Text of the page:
It’s been a few hours since he climbed right up on that bus. No fuss, no muss. Surprisingly, I haven’t yet shed a tear. A wonderful friend stopped by with some beautiful flowers. We chatted about our boys’ new experiences over coffee. I am feeling slightly less anxious. I will be busy today which I hope will be helpful .

I am remembering the conversation I had last night with my little dude at bedtime. We talked a bit about what his day will be like.  He was anxious I could tell.

“Are you nervous about tomorrow, Hen? It’s okay to be nervous.”

“I’m a little scared about it, Mom.”

“Can you tell me what you are scared about?”

“I don’t like people looking at me. I don’t like them to know my name.”

We talked about things he could do to be a little less scared. We talked about his classroom and his new teacher. I reminded him that sharing his name with others helps to make friends and that the more he does it the easier it will be and the less scared he will be. He seemed doubtful so I asked, “Well, what do you think would make it less scary for you?”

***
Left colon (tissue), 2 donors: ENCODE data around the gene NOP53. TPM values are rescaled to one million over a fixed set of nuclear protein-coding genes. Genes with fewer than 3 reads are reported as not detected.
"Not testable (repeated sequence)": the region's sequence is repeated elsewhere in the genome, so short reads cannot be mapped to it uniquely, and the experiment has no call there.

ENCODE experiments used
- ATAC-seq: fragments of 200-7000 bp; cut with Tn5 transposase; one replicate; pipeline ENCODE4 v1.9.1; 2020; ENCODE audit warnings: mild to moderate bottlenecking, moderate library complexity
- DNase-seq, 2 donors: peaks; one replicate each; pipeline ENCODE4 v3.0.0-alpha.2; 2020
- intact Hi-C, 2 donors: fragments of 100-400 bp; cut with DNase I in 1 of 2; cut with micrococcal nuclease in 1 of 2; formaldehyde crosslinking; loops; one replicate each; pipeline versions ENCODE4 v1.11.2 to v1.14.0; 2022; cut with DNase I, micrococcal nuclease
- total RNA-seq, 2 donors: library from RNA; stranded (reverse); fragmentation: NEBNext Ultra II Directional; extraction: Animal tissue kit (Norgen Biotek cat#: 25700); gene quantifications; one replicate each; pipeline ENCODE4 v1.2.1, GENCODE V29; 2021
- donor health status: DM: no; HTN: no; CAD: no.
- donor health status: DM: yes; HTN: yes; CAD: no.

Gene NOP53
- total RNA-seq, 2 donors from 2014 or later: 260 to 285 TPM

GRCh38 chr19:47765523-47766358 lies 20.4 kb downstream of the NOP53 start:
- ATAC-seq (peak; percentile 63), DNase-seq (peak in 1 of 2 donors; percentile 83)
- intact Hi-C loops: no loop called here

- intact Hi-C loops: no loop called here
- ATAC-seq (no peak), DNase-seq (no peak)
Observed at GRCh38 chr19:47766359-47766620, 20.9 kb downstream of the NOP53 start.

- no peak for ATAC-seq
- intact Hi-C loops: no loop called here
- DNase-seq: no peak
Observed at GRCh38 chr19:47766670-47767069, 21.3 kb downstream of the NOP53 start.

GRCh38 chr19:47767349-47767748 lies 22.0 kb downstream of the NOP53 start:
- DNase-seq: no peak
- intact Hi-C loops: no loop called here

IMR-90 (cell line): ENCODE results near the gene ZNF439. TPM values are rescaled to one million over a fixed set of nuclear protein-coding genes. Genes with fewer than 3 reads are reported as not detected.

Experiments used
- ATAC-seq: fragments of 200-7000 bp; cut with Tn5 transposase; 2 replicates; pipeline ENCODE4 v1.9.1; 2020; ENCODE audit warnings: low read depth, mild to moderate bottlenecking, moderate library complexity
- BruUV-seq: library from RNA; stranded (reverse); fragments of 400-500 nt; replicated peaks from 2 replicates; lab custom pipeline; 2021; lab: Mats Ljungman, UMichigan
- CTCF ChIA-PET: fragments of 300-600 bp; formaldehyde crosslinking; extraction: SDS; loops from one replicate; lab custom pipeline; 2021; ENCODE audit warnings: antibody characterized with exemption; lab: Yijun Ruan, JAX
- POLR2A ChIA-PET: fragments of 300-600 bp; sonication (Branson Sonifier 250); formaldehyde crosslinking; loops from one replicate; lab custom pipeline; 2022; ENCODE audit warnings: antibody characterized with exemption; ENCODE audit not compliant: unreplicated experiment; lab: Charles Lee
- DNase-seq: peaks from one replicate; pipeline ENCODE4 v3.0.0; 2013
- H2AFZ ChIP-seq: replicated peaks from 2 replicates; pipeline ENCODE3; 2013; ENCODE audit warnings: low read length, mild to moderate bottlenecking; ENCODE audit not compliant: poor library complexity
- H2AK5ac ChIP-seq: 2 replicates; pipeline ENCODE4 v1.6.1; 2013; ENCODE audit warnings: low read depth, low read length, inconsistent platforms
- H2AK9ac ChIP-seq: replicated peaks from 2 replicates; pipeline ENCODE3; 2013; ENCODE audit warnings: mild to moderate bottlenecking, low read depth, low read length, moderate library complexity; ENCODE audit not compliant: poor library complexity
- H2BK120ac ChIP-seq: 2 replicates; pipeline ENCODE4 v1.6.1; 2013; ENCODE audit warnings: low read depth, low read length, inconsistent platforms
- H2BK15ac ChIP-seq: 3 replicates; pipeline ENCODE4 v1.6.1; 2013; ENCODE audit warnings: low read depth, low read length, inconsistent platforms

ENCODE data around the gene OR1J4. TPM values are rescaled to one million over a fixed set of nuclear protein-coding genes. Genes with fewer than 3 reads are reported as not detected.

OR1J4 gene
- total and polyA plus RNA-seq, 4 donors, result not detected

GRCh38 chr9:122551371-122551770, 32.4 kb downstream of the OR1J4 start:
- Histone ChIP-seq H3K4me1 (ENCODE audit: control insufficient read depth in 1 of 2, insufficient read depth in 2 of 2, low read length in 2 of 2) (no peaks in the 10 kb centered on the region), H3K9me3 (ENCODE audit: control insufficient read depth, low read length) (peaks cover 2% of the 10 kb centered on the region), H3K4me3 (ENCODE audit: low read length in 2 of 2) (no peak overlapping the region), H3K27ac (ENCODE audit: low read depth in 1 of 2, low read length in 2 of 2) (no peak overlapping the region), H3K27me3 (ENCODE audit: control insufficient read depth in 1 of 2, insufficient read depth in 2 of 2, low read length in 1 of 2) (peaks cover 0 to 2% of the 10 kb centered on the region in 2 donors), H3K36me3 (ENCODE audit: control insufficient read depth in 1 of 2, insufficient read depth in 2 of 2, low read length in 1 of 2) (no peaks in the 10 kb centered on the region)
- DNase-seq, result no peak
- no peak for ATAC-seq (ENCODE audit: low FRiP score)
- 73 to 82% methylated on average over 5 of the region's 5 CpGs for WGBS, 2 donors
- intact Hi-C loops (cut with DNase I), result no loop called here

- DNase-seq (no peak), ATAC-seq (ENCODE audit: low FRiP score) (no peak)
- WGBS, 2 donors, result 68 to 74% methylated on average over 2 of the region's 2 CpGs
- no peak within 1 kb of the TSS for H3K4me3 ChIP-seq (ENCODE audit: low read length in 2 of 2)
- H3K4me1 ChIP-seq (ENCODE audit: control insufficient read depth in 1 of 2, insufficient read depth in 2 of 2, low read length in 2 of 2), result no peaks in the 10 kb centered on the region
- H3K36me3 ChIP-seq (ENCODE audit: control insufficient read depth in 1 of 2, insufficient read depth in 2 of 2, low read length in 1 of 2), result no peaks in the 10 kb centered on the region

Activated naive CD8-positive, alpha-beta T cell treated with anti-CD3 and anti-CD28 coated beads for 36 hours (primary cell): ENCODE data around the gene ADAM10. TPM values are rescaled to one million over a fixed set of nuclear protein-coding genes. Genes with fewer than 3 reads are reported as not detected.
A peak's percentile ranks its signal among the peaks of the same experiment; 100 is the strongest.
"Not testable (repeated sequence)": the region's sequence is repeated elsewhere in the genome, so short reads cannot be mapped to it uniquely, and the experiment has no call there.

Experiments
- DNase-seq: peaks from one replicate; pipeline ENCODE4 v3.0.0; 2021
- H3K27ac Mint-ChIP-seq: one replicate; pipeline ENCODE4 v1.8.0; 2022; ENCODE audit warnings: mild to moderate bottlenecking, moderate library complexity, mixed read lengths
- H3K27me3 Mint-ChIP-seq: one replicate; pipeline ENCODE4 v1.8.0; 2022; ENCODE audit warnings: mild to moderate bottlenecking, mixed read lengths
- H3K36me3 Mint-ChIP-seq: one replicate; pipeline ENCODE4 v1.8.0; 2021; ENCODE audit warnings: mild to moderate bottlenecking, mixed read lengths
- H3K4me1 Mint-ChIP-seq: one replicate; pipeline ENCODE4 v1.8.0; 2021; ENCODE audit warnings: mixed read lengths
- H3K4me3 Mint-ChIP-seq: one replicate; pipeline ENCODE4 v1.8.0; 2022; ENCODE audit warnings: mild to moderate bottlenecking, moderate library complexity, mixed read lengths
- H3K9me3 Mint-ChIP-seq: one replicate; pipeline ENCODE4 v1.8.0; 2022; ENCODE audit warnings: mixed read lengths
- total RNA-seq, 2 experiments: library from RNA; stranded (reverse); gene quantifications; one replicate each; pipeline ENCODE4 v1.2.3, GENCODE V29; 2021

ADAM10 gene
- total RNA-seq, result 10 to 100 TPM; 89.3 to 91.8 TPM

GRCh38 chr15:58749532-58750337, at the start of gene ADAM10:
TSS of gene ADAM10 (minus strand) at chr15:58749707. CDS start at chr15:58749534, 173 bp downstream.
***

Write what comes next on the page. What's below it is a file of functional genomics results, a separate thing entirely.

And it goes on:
“Well, I could change my name.” He tells me, laughing!

“Change your name? What would you change it too?

“I don’t know…how about Komondo?” he says with a new burst of giggles.

This prompts his sister to chime in from across the room,”How do you spell that, Henry?”

The next few minutes are spent sounding out the new name and picking letters that work to spell it out. He’s done with our “serious” conversation.

It’s time for them to settle down and get some sleep so I try one last ditch effort to assure myself him that everything will be okay.

“Hey, Henry, it’s time for sleep. Big day tomorrow and it’s really going to be awesome, you know!”

He got serious and looked right at me with his eyebrows raised, “Mom, it is not going to be awesome.” I couldn’t really argue with that…

“But you know what?” I prompted. “It may not be exactly awesome, Henry, but it will be OKAY. And each day will get easier. And soon it will be awesome.”

For some reason he did seem to really take this in and accept it. At least in that moment.

“Okay, Mom.” We said our good-nights and both my littlest ones settled in for sleep.

Everyone slept through the night! We kept this morning as routine as possible and just added in waiting-for-the-bus and getting-on-the -bus as if it were nothing too out of the ordinary.

Now I guess I will go on about my day. I have much work to do and still one more chameleon to get to school this afternoon. Then I am off to do a short talk at TouchPoint Autism Services.  It will go by fast. The morning has already flown by! (Thank you Tracy!!!) 

And soon enough Komondo will be home again! His first day of Kindergarten completed!